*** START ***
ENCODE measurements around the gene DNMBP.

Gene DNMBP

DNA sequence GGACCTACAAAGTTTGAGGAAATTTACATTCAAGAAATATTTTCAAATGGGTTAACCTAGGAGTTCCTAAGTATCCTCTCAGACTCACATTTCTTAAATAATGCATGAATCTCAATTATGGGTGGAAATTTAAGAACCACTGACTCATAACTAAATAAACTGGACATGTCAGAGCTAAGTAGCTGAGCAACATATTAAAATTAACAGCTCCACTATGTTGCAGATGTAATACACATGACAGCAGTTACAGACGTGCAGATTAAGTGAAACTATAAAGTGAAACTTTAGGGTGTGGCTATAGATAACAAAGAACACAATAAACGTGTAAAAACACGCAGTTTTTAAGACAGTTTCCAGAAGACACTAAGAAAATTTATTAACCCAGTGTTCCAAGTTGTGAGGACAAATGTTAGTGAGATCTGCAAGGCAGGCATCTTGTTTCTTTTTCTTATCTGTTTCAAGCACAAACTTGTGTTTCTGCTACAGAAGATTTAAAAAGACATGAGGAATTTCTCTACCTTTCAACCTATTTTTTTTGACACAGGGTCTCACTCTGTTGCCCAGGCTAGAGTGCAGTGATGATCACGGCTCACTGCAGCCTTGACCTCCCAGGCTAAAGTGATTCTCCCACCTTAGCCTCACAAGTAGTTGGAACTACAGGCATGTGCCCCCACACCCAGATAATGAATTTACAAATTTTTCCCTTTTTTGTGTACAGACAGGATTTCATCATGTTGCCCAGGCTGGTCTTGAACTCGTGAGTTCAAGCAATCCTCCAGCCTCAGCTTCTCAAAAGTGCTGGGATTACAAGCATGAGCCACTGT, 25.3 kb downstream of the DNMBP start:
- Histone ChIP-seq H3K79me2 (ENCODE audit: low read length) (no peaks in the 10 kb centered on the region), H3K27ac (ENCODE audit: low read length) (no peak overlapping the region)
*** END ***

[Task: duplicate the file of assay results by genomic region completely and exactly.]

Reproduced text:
ENCODE measurements around the gene DNMBP.

Gene DNMBP

DNA sequence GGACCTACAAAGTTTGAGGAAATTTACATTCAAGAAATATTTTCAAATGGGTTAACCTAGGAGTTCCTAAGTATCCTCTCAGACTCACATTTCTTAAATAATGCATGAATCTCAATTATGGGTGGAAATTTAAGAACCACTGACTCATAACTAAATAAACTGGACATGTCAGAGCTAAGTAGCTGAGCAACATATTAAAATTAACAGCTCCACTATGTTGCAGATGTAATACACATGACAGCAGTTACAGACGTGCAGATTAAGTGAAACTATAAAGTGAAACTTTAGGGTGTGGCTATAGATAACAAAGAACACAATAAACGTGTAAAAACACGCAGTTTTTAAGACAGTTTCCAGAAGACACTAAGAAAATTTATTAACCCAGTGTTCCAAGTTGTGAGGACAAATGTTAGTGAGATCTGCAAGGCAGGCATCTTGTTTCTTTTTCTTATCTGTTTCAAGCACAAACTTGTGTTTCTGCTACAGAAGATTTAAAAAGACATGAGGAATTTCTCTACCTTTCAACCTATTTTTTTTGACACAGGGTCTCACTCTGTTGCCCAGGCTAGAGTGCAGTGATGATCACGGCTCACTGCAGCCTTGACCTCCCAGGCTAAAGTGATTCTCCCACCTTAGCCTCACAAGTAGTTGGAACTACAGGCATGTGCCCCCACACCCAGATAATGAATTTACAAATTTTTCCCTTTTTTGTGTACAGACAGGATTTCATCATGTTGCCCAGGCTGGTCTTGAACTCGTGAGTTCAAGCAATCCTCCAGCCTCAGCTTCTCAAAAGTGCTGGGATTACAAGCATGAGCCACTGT, 25.3 kb downstream of the DNMBP start:
- Histone ChIP-seq H3K79me2 (ENCODE audit: low read length) (no peaks in the 10 kb centered on the region), H3K27ac (ENCODE audit: low read length) (no peak overlapping the region)